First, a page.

Preparing Concrete for New Pour

Before pouring fresh concrete against existing slabs:

  • Remove loose debris or crumbling material through scrabbling and high-pressure water blasting
  • Roughen the surface and expose aggregate using jackhammers with spade chisel tips
  • Apply bonding agent to increase adhesion
  • Install connecting rebar and necessary formwork

Proper surface preparation and integration with old concrete ensures adequate structural strength at this critical transition zone.

Cost Per Square Foot to Demolish Concrete

Average costs for concrete removal range $2-$7 per square foot depending on:

  • Concrete thickness/reinforcement amount
  • Access limitations
  • Hauling distances to disposal facilities
  • Special techniques needed like hydro demolition or diamond sawing
  • Local labor wages and material fees

Get multiple bids for large demolition projects after contractors conduct on-site assessments. Expect added costs for necessary permitting or special waste handling.

Methods for Breaking Up Concrete Foundations

Demolishing thick foundations like commercial building footings initially requires heavy-duty hydraulic breakers on excavators to fracture concrete and expose rebar.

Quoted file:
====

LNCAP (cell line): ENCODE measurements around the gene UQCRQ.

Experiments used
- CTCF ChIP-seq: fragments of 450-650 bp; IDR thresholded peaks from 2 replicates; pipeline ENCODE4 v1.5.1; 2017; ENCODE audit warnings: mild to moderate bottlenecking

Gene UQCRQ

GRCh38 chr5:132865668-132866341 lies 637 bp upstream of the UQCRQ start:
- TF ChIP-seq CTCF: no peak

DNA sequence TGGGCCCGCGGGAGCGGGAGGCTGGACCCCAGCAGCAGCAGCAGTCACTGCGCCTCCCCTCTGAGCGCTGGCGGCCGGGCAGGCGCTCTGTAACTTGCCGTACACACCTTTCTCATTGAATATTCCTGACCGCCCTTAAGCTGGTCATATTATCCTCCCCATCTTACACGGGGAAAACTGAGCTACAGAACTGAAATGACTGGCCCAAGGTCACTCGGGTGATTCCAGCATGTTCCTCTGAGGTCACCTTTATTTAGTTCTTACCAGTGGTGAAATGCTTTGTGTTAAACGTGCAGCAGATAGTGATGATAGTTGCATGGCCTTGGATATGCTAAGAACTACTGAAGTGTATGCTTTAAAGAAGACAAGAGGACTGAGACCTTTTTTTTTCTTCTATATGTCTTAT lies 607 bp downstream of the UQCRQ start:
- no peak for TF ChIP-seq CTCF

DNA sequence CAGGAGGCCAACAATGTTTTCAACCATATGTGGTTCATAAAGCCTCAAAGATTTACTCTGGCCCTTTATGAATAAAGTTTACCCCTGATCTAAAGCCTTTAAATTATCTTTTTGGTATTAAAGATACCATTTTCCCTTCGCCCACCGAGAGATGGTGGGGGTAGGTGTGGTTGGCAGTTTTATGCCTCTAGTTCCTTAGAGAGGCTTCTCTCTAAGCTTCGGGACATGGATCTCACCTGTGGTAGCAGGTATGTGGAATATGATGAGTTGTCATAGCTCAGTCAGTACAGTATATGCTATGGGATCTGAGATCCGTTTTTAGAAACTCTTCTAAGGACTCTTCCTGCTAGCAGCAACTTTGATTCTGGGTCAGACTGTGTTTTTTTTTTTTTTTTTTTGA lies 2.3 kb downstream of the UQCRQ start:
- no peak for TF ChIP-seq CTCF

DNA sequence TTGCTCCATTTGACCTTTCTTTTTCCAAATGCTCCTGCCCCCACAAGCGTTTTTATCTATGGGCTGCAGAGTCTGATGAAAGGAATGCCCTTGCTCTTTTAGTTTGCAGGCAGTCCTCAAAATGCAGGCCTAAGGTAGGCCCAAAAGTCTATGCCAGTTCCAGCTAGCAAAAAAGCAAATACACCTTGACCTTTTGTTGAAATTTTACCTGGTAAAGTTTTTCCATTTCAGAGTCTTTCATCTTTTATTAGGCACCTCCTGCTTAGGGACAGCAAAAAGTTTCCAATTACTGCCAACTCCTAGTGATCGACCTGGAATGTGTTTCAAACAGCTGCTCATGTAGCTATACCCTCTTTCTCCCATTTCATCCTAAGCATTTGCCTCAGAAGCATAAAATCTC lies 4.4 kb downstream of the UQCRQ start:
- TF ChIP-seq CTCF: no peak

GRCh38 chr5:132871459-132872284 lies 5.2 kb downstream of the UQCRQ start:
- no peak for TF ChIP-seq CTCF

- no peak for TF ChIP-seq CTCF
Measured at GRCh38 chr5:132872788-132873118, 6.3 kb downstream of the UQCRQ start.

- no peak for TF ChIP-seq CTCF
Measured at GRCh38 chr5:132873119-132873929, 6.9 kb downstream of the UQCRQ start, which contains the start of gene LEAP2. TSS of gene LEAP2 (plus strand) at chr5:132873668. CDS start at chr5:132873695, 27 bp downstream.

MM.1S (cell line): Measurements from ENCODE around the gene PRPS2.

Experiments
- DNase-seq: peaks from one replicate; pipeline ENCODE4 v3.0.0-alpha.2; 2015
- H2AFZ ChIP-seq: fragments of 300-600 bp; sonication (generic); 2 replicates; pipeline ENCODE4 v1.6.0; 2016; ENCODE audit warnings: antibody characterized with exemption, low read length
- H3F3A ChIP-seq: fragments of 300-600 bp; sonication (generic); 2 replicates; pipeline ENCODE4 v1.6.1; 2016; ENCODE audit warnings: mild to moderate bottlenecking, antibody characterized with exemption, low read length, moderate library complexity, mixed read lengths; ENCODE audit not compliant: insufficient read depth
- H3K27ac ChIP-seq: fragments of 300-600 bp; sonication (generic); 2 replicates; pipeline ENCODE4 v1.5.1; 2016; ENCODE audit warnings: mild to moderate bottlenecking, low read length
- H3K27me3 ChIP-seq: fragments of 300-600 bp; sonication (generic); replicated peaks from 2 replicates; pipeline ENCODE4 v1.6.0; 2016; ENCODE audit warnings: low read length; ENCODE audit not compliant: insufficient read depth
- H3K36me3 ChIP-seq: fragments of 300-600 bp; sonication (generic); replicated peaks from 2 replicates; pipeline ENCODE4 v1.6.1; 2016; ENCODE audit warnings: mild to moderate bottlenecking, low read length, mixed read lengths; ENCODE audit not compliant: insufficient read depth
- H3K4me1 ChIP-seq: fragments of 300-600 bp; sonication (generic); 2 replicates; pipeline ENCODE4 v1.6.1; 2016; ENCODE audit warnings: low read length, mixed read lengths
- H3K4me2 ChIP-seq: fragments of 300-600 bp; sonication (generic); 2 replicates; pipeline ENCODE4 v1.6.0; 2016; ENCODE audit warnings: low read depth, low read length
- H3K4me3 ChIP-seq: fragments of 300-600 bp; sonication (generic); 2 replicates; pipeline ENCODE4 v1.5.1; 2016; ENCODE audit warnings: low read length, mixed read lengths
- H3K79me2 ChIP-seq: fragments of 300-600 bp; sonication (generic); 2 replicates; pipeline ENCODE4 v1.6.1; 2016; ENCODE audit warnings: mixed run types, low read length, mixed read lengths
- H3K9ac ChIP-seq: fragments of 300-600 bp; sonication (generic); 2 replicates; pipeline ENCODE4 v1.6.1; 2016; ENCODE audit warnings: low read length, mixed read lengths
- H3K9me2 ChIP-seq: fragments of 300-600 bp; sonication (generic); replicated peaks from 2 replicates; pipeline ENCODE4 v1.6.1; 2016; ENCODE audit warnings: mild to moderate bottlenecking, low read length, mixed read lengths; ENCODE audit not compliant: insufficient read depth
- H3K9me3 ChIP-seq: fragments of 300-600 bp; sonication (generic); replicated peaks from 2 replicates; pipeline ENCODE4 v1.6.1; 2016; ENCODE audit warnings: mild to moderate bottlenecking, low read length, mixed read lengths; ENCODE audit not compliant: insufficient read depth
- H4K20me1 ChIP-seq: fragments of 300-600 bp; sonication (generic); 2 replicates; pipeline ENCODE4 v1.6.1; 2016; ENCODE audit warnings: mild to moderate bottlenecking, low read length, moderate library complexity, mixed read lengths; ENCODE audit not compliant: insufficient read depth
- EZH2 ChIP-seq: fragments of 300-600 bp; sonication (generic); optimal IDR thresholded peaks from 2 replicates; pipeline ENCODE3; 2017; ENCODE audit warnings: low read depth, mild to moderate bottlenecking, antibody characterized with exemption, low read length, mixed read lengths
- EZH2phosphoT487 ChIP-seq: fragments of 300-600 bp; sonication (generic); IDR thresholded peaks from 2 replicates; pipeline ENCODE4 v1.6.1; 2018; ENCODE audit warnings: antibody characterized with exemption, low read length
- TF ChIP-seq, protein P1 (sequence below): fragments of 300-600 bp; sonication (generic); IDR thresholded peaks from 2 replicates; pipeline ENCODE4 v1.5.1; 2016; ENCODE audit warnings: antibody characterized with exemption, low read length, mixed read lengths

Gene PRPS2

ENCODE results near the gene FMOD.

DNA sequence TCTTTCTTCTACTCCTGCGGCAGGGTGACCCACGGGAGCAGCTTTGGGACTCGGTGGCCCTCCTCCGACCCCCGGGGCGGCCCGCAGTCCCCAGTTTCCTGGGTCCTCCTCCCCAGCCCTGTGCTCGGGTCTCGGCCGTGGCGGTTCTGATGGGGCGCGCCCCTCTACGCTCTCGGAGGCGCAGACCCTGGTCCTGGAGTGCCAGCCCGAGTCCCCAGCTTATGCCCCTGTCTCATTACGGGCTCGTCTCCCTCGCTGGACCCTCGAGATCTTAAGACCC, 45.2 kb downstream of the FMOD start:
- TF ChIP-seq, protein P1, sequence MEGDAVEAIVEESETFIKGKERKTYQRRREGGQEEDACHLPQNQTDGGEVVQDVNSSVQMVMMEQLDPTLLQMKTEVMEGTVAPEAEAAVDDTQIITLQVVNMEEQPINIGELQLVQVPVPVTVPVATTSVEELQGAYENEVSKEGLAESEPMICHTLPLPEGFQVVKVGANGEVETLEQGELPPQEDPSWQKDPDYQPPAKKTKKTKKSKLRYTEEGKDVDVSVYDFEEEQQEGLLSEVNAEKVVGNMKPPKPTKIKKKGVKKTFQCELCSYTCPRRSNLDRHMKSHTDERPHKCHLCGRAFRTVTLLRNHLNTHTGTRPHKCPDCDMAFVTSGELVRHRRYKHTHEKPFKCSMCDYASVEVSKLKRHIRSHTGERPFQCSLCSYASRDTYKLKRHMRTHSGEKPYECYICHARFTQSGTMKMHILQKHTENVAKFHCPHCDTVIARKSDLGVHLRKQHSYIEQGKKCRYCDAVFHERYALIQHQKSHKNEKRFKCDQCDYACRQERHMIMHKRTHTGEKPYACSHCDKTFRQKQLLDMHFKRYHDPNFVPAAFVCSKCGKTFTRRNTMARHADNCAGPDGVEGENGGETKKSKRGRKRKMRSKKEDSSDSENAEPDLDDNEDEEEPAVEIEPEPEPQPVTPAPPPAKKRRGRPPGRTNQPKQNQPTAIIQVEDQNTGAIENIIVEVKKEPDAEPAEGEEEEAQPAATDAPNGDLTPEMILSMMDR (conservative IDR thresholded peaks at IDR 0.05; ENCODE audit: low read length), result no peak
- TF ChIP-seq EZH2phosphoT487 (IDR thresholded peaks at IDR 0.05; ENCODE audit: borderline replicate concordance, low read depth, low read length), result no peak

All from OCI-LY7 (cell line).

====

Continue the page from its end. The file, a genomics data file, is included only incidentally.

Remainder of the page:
Use gas-powered cutoff saws to safely segment rebar. Then employ skid steers with pulverizer or shear attachments to size reduced concrete chunks for removal.

Finally, sort demolition debris on site. Send clean concrete to recyclers, properly dispose of contaminated or hazardous waste, and repurpose suitable fill.

Coordinate appropriate waste transport vehicles like dump trailers throughout the project.


Concrete demolition requires strategic processes to balance safety, efficiency, environmental impacts, and costs.

Understanding available methods, equipment types, planning requirements, recycling potential, and expenses involved allows civil engineers to oversee successful demolition projects leading to new construction or infrastructure upgrades.

While physically demanding, modern techniques like hydro demolition offer more control over concrete removal.